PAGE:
Red poodle being brushed on a park bench

The shedding cycle of a Poodle is substantially longer than that of many other dog breeds. Poodles lose their coats every three weeks instead of every few days in other breeds. Curly hair tends to stay caught in their skins, making it look as though they don’t shed at all.

Poodles are frequently labeled as shedding or non-shedding. The most considerable distinction between Poodles and other breeds is that Poodles require grooming to remove shedding hair. Some of this dog’s shedding hair will come naturally, but poodle hair is unique because it is incredibly soft and easily removed from clothing or furniture.


3 different colored and size poodles sitting on a brick wall

Poodles are prone to anxiety, which can result in aggressive behavior. When these dogs are anxious, they may get afraid, seeing everyone as adversaries. Make sure your Poodle is socialized, so they are not hostile toward strangers.

Some poodles might inherit potentially aggressive or fearful personality traits, so watching them make sure they don’t turn hostile is essential. Furthermore, Poodles are prone to separation anxiety, which frequently manifests as hostility. Taking measures to identify and manage any worries your Poodle may be experiencing can often avert openly aggressive actions.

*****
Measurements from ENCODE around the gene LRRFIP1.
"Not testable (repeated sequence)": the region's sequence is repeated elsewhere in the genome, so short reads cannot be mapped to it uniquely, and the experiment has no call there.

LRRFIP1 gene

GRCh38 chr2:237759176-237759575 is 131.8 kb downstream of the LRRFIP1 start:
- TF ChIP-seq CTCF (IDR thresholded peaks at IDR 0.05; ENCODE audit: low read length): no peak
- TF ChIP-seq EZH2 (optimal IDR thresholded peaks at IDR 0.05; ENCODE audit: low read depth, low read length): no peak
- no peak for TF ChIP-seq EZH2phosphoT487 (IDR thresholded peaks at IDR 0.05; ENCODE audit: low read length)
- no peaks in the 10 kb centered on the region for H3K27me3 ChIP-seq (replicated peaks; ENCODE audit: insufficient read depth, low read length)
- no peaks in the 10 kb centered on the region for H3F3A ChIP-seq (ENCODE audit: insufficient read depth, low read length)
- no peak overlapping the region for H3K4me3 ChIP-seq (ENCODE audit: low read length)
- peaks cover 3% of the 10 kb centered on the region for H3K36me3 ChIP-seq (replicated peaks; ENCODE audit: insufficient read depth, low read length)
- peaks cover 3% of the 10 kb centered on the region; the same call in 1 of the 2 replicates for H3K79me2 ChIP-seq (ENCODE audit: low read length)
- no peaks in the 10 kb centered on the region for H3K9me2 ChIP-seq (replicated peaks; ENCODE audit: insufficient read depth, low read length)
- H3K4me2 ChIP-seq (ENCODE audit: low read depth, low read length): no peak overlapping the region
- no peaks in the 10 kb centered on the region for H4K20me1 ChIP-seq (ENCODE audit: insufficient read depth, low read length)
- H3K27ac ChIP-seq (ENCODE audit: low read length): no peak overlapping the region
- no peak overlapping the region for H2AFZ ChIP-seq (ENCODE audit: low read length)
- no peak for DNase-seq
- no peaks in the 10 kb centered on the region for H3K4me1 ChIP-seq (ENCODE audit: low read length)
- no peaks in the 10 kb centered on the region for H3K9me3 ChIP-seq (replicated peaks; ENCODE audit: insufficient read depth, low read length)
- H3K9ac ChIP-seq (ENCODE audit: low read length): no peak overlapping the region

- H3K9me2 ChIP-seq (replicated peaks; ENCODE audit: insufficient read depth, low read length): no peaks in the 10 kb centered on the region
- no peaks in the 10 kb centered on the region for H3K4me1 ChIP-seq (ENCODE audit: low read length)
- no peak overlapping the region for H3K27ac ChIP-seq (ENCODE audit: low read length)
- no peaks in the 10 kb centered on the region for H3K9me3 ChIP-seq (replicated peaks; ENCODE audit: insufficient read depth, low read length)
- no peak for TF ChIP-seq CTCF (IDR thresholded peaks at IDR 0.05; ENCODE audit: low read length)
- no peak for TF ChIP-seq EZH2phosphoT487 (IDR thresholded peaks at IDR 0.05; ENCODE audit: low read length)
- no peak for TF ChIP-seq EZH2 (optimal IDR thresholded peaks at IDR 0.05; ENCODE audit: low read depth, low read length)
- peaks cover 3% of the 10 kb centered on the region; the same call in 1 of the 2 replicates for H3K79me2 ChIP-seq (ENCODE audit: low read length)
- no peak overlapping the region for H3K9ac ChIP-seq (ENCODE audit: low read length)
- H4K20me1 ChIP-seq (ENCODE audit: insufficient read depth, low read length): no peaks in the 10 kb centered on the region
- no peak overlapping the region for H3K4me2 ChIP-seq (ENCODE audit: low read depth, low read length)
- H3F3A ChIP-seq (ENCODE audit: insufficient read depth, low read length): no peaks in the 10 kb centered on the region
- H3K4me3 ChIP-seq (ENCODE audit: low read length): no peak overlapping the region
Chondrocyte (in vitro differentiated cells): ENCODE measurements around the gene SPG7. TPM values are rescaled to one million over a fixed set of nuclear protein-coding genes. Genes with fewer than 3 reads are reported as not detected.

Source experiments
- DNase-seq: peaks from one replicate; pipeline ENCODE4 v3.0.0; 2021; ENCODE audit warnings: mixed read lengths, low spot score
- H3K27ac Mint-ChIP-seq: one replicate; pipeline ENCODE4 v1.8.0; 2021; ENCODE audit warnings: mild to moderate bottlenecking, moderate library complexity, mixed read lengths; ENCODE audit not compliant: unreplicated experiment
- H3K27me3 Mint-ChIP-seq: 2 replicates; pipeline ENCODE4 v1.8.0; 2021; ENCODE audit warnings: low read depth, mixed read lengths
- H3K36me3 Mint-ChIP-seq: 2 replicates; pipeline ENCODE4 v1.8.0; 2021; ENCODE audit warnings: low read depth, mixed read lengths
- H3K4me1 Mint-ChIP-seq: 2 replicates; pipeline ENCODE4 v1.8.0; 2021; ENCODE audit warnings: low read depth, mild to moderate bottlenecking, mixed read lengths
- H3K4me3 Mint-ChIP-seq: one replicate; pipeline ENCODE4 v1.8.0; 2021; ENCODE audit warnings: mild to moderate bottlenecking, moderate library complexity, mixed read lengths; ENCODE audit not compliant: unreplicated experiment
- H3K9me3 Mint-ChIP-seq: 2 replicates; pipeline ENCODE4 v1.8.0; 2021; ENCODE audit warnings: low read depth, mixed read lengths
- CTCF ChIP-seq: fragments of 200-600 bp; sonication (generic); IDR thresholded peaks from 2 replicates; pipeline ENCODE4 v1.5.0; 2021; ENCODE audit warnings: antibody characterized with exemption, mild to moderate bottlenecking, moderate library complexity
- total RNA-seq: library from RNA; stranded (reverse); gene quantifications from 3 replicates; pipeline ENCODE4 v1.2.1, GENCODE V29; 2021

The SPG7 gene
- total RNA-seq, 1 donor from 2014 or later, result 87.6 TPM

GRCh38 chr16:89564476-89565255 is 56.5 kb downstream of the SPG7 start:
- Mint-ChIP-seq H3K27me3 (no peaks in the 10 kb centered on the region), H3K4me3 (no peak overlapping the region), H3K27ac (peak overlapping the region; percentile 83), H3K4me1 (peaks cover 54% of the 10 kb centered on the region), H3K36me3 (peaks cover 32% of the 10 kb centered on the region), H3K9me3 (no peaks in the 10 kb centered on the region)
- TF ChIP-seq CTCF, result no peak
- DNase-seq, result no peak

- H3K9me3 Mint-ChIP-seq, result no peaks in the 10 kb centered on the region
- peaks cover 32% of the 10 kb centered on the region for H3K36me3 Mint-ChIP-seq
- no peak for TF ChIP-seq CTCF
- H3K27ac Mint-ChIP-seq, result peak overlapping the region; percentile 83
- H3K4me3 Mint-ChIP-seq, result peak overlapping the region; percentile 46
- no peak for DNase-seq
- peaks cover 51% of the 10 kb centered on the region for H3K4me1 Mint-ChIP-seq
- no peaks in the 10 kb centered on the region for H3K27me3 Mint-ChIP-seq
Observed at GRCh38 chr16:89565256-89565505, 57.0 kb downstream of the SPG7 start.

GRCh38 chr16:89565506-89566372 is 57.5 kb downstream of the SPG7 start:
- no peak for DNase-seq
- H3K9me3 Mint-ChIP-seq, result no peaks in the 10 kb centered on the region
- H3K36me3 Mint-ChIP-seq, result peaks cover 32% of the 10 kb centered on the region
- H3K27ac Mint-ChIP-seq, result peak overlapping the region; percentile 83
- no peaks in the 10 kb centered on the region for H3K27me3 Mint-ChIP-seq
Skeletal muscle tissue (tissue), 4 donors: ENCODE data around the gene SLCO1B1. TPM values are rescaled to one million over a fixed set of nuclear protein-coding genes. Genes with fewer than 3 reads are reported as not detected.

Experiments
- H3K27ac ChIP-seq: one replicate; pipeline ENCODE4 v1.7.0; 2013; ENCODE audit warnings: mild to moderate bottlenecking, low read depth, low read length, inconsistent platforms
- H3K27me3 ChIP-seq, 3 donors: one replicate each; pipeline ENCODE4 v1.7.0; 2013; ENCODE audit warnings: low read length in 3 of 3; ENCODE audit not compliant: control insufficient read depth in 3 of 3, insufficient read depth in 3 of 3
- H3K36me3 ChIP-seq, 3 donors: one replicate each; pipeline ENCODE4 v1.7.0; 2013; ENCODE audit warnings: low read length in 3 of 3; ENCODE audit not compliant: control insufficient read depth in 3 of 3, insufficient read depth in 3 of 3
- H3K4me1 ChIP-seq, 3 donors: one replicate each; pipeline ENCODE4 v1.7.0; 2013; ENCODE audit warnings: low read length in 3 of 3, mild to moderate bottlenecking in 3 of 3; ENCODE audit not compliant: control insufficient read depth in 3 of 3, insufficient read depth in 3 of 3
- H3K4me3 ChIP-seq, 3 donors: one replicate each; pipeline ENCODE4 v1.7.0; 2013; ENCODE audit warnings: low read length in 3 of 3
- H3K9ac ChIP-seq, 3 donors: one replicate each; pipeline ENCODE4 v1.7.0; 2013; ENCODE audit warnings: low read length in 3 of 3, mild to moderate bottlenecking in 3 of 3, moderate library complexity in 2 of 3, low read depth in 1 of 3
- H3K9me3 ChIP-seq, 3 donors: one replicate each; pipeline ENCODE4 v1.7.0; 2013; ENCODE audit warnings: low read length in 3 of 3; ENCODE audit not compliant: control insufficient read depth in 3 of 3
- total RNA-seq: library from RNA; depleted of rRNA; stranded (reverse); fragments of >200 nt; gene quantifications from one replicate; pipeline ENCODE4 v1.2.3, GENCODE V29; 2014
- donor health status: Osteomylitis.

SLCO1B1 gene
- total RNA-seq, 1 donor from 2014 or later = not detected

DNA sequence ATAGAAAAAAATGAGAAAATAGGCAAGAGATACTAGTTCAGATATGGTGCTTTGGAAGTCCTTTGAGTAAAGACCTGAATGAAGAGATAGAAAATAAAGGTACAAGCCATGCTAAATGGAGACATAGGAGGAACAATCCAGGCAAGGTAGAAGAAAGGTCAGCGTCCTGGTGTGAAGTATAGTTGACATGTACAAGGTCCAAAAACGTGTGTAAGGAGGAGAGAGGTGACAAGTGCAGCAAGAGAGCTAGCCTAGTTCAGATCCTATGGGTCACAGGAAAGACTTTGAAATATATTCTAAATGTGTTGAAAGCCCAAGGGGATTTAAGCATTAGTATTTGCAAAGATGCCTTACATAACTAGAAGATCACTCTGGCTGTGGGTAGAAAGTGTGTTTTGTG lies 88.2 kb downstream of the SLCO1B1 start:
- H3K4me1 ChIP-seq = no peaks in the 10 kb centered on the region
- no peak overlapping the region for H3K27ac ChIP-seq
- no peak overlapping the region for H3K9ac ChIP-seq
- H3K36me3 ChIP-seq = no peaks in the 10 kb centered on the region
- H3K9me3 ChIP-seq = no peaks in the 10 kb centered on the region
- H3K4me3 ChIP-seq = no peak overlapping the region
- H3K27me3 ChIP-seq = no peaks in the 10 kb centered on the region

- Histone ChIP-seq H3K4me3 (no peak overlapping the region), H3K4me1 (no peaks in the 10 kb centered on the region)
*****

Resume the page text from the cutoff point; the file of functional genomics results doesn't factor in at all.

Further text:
Proper Exercise

silver toy poodle on a leash being walked on a road

Getting enough exercise for your Poodle is essential for their general health and can help extend their life span.

Physical activity keeps the heart healthy, maintains muscular tone, and lowers the chance of acquiring a variety of ailments in dogs, including diabetes and several cancers. Exercise helps a dog release pent-up energy and typically results in improved behavior.

Bringing a dog outdoors socially helps them learn to tolerate outside factors, which leads to improved socialization and acceptance of triggers like other dogs, children, and traffic. Poodles of all breeds should take two 20- to 30-minute walks every day.

Ensure Vaccination

Apricot colored poodle getting a shot from a vet

After bringing a Toy Poodle home, the first step is to take it to your veterinarian for vaccinations. Your veterinarian can tell you about the immunizations and injections you’ll need.

Vaccination is commonly used to prevent infections like distemper, rabies, adenovirus, parvovirus, Lyme disease, and the flu. For the optimal health of your toy poodle, make sure to follow your veterinarian’s immunization schedule.


brown toy poodle being groomed

Grooming is the most crucial aspect of toy poodle care —these dogs like being spoiled. Brush your Poodle’s hair thoroughly to protect it from tangling. Use an excellent shampoo, bathe the dog, and blow dry on a low setting. While blow-drying the poodle coat, keep combing it with a pin brush.

You may get your poodle toenails clipped by a professional. Using a wet cotton swab, clean the ears once a week. Grooming a poodle should be a relaxing experience for him, and he should enjoy being pampered.